Faulkner Center to present ‘The Other Mozart’


The untold story of Wolfgang Amadeus Mozart’s sister will be presented at the Faulkner Performing Arts Center on the University of Arkansas campus on Thursday, March 7.

The Other Mozart,” a one-woman show written and performed by Sylvia Milo, brings to life the legacy of Nannerl Mozart, a musician and composer whose music did not survive time.

The drama is based on facts, stories and lines pulled directly from the Mozart family’s letters.

From the center:

Nannerl’s story is supported with music by her brother Wolfgang; by Marianna Martines, a female composer who inspired her; and with original music by modern composers Nathan Davis and Phyllis Chen, using instruments Nannerl would have played herself, or known well. This music is not meant to represent Nannerl’s compositions, but it is an effort to convey her musical imagination.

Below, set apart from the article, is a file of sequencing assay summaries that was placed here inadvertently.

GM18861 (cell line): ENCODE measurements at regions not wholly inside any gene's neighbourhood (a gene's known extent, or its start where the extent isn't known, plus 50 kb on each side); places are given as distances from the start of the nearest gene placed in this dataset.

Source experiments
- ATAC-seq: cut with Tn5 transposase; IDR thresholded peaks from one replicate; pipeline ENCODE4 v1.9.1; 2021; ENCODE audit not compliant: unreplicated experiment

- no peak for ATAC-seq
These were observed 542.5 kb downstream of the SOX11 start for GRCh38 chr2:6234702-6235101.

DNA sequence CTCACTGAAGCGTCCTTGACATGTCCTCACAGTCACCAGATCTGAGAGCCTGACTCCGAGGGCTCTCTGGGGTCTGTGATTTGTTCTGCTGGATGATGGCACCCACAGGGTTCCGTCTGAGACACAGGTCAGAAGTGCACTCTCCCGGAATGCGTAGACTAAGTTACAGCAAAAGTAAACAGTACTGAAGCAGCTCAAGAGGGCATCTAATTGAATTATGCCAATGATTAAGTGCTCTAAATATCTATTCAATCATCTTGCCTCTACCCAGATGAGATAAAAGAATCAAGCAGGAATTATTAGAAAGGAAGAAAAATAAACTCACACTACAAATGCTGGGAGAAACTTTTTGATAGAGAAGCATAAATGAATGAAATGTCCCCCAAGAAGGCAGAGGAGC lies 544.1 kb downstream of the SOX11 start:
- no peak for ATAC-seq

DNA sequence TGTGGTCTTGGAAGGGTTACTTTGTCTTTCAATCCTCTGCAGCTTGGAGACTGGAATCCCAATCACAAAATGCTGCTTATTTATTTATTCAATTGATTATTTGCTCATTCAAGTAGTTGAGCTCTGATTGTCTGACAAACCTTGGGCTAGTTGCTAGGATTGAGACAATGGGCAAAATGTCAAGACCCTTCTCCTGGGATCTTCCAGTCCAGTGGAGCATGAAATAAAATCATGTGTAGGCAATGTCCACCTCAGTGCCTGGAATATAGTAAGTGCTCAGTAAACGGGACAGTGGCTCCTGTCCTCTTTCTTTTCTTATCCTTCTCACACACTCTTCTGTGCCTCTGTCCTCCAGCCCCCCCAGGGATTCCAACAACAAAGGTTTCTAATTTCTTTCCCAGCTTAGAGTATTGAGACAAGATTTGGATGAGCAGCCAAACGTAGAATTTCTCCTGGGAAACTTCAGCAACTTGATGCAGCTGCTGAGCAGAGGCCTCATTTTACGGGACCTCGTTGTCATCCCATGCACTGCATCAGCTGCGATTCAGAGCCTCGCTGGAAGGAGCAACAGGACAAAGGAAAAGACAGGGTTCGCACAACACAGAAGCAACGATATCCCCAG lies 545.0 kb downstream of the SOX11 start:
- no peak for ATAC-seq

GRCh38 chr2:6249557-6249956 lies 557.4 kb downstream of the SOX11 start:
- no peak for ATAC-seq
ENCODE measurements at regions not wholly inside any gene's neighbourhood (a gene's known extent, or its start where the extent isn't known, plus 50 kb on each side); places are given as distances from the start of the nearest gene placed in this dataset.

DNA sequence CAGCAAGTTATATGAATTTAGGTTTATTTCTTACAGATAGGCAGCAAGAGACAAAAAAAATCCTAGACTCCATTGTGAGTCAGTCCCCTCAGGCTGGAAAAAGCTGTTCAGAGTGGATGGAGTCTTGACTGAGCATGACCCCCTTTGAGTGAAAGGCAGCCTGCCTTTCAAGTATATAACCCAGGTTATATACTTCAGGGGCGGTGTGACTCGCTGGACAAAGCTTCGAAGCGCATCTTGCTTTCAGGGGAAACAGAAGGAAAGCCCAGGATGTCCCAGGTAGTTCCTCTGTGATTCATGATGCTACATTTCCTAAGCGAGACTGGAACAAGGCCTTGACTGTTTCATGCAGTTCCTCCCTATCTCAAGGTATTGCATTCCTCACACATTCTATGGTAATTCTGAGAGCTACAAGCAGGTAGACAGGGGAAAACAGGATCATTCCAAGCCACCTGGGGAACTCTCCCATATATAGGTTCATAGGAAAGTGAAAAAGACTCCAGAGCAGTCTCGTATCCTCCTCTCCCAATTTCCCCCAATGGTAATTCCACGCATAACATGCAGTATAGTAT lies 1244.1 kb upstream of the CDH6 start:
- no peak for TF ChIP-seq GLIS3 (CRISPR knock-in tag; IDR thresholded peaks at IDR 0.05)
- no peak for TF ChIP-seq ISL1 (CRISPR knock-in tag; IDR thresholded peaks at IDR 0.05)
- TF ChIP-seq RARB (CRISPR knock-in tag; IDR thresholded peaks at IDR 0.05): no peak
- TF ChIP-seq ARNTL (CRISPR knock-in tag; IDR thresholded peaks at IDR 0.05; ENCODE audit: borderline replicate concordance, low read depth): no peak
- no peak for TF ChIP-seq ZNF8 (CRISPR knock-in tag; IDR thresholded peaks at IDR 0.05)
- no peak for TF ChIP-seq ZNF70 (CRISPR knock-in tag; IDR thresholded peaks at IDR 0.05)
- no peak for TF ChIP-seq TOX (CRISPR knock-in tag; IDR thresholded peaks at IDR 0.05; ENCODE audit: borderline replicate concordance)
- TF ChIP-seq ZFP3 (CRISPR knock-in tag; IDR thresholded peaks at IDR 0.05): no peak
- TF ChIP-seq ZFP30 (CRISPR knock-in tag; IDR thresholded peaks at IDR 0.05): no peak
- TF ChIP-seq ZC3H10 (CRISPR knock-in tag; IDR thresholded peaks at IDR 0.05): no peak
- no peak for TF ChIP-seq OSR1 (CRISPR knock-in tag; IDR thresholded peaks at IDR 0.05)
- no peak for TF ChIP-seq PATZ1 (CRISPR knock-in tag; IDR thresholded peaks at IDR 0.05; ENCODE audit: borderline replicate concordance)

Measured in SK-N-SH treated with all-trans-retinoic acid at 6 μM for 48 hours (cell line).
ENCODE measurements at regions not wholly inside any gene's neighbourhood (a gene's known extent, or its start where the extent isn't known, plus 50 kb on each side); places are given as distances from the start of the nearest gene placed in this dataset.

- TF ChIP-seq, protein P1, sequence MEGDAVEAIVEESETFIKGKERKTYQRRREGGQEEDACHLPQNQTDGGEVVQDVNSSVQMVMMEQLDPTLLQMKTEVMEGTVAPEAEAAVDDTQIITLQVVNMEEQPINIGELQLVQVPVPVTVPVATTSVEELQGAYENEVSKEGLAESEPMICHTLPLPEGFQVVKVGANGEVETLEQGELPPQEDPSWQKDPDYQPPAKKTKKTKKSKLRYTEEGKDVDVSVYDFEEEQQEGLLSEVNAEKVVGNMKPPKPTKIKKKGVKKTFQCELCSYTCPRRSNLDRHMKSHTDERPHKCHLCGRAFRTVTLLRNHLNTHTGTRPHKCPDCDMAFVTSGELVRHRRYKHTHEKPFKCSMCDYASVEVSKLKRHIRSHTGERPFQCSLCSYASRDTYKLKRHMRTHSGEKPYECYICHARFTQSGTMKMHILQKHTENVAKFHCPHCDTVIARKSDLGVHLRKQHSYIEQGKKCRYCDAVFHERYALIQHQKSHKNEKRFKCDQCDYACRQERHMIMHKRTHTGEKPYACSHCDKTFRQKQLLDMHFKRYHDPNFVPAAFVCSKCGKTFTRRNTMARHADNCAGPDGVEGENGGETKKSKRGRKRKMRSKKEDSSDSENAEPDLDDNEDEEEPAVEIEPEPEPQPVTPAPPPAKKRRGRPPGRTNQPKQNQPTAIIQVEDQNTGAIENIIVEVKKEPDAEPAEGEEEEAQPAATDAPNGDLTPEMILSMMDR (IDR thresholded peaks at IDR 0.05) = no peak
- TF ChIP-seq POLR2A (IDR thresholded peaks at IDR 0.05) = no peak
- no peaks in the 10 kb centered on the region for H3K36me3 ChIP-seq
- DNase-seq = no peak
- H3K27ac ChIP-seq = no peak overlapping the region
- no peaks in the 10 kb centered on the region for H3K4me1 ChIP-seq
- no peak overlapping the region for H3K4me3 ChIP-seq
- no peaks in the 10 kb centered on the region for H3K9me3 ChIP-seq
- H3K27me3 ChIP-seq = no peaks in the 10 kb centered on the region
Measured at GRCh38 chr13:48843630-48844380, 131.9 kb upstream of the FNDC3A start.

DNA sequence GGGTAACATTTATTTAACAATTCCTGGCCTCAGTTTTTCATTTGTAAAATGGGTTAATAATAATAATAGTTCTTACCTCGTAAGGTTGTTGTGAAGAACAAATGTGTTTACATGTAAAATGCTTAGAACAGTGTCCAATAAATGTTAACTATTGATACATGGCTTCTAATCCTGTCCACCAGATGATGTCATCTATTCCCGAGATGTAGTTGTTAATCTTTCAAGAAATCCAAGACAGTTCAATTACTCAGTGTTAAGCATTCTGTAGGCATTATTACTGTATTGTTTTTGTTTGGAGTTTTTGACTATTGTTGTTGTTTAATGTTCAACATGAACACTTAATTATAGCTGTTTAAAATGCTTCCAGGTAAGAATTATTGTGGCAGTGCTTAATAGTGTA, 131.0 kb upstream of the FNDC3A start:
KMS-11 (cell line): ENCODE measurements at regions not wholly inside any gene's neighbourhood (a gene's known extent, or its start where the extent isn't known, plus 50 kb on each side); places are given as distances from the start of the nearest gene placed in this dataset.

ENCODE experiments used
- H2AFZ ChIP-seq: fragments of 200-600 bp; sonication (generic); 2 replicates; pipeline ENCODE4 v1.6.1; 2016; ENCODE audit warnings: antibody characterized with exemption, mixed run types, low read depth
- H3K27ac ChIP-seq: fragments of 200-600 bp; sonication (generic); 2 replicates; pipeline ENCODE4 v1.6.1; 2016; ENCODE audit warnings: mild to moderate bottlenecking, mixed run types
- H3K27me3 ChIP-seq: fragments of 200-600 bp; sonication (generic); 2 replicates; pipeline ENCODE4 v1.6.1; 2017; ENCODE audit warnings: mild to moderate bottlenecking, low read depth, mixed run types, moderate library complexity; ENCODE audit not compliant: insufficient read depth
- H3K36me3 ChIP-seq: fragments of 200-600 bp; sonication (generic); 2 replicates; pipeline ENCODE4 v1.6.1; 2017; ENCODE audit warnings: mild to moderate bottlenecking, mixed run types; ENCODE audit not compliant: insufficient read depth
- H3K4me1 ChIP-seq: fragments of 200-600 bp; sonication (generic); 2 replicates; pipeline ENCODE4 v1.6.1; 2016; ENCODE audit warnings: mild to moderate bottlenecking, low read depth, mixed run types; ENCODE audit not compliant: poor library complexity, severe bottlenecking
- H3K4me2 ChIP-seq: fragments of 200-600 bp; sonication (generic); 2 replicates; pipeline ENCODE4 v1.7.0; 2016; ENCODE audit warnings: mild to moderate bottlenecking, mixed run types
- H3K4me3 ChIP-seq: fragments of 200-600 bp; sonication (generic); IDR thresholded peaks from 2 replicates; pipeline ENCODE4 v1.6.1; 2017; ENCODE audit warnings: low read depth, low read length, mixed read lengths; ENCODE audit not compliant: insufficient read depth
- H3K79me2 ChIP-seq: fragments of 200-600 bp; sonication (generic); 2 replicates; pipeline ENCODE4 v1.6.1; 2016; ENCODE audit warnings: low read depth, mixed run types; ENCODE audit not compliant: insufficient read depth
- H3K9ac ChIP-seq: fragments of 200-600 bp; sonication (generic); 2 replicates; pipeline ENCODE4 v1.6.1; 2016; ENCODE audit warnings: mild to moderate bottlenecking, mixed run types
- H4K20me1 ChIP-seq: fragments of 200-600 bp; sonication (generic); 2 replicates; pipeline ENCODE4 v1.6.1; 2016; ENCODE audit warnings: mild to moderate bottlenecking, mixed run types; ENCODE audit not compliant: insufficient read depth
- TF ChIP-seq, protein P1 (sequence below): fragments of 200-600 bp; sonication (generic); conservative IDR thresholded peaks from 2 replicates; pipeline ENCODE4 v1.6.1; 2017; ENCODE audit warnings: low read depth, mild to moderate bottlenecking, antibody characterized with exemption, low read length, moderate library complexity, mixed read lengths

Tickets can be purchased at the Faulkner Center box office. Admission is $10 for UA students, faculty and staff, $15 for anyone 62 or older, and $20 for everyone else. 

Free workshop

Milo and Davis will also hold a free workshop for theatre department students and anyone else interested in attending from 12:30-1:45 p.m. March 7, in the Faulkner Center. Milo and Davis will discuss the play from first inspiration to performance, including the artistic and practical components that went into the creation and production of the play.

International Women’s Day

The performance of The Other Mozart is one of two events as a prelude in recognition of International Women’s Day.

A free lecture by British musician, composer and teacher Susan Milan is scheduled from 6-6:45 p.m. on March 7 in the Faulkner Center.

During the event, Milan will talk about her experiences as a woman in music. She is the first woman to hold a principal spot in the Royal Philharmonic Orchestra. She’s also a professor of flute at the Royal College of Music, as well as a composer and recording artist.

Milan will address changes in orchestras with regard to gender over the past few decades and offer insights from her efforts to navigate the competing demands of professional and family life.